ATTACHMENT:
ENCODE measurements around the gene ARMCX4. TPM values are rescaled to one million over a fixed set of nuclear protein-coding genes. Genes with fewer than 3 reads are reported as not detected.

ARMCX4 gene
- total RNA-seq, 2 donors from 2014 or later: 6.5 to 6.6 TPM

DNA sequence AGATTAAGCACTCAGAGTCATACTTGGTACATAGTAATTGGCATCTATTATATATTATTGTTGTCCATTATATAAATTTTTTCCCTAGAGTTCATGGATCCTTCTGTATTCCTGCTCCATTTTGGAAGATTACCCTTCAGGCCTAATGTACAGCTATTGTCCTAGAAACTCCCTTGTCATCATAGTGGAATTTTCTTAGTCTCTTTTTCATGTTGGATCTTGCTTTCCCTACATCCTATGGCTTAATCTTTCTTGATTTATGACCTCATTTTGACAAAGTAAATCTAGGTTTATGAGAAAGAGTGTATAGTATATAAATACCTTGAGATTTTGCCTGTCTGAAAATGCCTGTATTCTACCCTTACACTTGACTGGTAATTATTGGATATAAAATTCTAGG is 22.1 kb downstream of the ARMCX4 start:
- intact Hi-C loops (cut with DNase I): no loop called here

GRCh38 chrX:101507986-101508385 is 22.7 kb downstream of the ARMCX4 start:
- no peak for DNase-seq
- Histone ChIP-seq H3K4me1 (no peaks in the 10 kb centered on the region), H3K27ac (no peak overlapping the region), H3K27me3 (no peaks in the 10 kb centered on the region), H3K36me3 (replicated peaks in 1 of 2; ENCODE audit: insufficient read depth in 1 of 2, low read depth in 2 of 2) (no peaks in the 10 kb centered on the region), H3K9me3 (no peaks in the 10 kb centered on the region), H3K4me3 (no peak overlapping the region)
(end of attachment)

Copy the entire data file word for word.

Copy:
ENCODE measurements around the gene ARMCX4. TPM values are rescaled to one million over a fixed set of nuclear protein-coding genes. Genes with fewer than 3 reads are reported as not detected.

ARMCX4 gene
- total RNA-seq, 2 donors from 2014 or later: 6.5 to 6.6 TPM

DNA sequence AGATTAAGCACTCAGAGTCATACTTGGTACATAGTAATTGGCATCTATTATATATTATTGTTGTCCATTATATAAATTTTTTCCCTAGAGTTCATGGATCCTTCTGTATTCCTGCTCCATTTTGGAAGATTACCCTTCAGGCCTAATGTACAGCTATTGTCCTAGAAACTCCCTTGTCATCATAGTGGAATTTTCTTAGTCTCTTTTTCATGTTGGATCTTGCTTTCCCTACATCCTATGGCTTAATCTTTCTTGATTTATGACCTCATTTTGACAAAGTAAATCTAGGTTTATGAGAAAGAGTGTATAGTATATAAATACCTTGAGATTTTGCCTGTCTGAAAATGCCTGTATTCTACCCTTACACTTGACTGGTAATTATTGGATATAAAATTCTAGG is 22.1 kb downstream of the ARMCX4 start:
- intact Hi-C loops (cut with DNase I): no loop called here

GRCh38 chrX:101507986-101508385 is 22.7 kb downstream of the ARMCX4 start:
- no peak for DNase-seq
- Histone ChIP-seq H3K4me1 (no peaks in the 10 kb centered on the region), H3K27ac (no peak overlapping the region), H3K27me3 (no peaks in the 10 kb centered on the region), H3K36me3 (replicated peaks in 1 of 2; ENCODE audit: insufficient read depth in 1 of 2, low read depth in 2 of 2) (no peaks in the 10 kb centered on the region), H3K9me3 (no peaks in the 10 kb centered on the region), H3K4me3 (no peak overlapping the region)